Winter not likely to appear anytime soon in Berkshires

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The virtual no-show, no-snow winter shows no sign of making a late entrance onto the weather stage in the Berkshires and nearby bare-ground regions.

That's the discouraging word — at least for winter-sports enthusiasts — from the National Weather Service, where the government agency's Climate Prediction Center outside Washington, D.C., foresees continuing above-normal temperatures and rain rather than snow, at least for the next week or two.

On Wednesday, a spring-like rainstorm with temperatures in the 50s is expected to wash away the few remaining traces of the season's snowfall, a paltry 5 inches at Pittsfield Municipal Airport, compared to an average of 42 inches for October through January since 1938.

Based on weather records at the airport and at the National Weather Service in Albany, N.Y., only the 2006-07 season saw so little snowfall through January. But from February through April of 2007, winter came roaring back with a total of 53 inches.

At AccuWeather.com, long-range meteorologist Paul Pastelok's outlook for the rest of the season indicates at least the potential for a late-winter snowstorm.

But it's a cautious prediction, he acknowledged. "There could be a last surge of winter before we see the transition into spring," he stated in an online posting. "For the Northeast, there's still an opportunity for some snow, although there's a higher chance that we'll see a cold snap rather than a big snowstorm."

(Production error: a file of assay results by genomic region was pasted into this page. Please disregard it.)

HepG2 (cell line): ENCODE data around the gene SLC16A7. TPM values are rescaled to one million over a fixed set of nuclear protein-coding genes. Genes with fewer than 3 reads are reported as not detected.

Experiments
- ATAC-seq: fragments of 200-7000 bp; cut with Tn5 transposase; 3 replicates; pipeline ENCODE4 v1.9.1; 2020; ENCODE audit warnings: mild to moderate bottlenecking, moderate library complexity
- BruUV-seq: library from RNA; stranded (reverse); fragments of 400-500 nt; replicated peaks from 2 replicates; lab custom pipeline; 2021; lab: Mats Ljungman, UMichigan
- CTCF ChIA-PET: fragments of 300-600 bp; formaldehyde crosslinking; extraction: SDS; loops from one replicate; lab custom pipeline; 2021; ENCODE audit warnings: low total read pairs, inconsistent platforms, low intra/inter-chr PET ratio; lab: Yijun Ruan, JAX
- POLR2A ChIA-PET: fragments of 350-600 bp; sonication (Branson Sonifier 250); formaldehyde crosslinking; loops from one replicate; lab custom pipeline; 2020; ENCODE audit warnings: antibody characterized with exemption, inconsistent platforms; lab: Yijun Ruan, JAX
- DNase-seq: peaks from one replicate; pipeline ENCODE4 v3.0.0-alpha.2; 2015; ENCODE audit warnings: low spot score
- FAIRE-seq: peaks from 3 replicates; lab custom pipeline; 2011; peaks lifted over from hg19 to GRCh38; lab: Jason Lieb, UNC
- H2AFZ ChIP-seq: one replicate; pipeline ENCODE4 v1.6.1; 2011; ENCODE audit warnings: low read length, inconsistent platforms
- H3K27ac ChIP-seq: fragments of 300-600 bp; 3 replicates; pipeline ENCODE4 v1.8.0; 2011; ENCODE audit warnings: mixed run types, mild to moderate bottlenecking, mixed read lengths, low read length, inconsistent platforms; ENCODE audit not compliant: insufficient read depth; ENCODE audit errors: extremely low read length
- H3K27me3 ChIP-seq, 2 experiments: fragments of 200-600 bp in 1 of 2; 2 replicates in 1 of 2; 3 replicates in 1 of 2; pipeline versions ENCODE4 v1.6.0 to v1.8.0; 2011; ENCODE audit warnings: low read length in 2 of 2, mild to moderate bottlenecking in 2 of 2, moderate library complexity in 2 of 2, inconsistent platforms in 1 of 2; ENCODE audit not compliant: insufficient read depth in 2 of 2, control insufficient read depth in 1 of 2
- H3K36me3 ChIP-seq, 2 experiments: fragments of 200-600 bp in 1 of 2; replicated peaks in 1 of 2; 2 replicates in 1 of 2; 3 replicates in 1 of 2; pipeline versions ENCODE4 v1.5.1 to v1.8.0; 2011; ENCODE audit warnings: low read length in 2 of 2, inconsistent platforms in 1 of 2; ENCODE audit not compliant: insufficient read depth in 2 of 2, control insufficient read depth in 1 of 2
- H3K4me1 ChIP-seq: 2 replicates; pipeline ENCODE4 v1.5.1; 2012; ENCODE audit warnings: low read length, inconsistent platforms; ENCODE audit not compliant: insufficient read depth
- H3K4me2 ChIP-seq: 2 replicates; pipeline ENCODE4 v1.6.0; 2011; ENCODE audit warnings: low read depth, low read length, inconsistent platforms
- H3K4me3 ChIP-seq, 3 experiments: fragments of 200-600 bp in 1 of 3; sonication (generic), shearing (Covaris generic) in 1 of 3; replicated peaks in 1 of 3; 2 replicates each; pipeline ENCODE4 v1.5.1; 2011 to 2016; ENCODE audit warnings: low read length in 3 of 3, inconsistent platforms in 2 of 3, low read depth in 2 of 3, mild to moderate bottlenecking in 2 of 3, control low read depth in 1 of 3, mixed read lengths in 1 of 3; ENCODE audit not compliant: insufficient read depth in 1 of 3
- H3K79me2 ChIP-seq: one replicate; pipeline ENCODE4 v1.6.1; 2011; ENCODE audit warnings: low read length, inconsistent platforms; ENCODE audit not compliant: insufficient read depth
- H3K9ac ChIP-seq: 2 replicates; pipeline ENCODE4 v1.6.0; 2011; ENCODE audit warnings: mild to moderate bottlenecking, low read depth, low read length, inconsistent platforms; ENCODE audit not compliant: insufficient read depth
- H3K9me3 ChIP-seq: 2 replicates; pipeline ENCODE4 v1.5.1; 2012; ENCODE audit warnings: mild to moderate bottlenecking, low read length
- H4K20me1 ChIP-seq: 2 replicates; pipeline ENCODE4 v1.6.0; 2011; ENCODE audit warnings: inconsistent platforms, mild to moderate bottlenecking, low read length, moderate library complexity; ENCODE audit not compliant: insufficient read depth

But by mid-March, he added, a quick warmup is expected, with milder air arriving sooner than in the past two years.

"A lack of arctic air in the region and the sun getting higher and higher in the sky will make it feel pretty nice in the Northeast," Pastelok said.

Ironically, Boston has had twice as much snow as the Berkshires so far, while the New York metro area is in a final, slushy, mild-weather meltdown from the Jan. 23-24 near-blizzard that dumped 26.8 inches on Central Park, just shy of the all-time heaviest winter storm in the city since records began in 1870.

Government forecasters in Albany list the winter of 1912-13 as the least snowiest in the region, with just under 14 inches. The runner-up, with 19 inches, was the 1988-89 season.

Contact Clarence Fanto at 413-637-2551.


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